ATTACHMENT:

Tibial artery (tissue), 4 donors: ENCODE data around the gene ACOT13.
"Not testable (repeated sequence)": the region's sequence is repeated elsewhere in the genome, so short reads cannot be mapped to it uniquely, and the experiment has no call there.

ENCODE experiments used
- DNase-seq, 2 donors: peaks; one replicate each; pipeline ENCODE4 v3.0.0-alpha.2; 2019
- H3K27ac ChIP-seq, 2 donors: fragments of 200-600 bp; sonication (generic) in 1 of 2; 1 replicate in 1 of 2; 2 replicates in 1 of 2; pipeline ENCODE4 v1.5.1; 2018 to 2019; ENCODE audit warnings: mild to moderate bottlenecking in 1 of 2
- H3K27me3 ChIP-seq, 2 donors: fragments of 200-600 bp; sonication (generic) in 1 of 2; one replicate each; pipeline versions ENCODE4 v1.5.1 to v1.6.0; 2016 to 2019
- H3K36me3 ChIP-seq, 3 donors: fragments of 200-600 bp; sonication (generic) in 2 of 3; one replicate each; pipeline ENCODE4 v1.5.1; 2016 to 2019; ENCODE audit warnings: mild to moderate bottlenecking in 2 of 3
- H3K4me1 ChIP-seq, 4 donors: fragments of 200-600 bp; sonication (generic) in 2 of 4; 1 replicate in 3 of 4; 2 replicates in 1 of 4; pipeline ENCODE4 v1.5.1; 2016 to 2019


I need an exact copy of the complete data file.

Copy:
Tibial artery (tissue), 4 donors: ENCODE data around the gene ACOT13.
"Not testable (repeated sequence)": the region's sequence is repeated elsewhere in the genome, so short reads cannot be mapped to it uniquely, and the experiment has no call there.

ENCODE experiments used
- DNase-seq, 2 donors: peaks; one replicate each; pipeline ENCODE4 v3.0.0-alpha.2; 2019
- H3K27ac ChIP-seq, 2 donors: fragments of 200-600 bp; sonication (generic) in 1 of 2; 1 replicate in 1 of 2; 2 replicates in 1 of 2; pipeline ENCODE4 v1.5.1; 2018 to 2019; ENCODE audit warnings: mild to moderate bottlenecking in 1 of 2
- H3K27me3 ChIP-seq, 2 donors: fragments of 200-600 bp; sonication (generic) in 1 of 2; one replicate each; pipeline versions ENCODE4 v1.5.1 to v1.6.0; 2016 to 2019
- H3K36me3 ChIP-seq, 3 donors: fragments of 200-600 bp; sonication (generic) in 2 of 3; one replicate each; pipeline ENCODE4 v1.5.1; 2016 to 2019; ENCODE audit warnings: mild to moderate bottlenecking in 2 of 3
- H3K4me1 ChIP-seq, 4 donors: fragments of 200-600 bp; sonication (generic) in 2 of 4; 1 replicate in 3 of 4; 2 replicates in 1 of 4; pipeline ENCODE4 v1.5.1; 2016 to 2019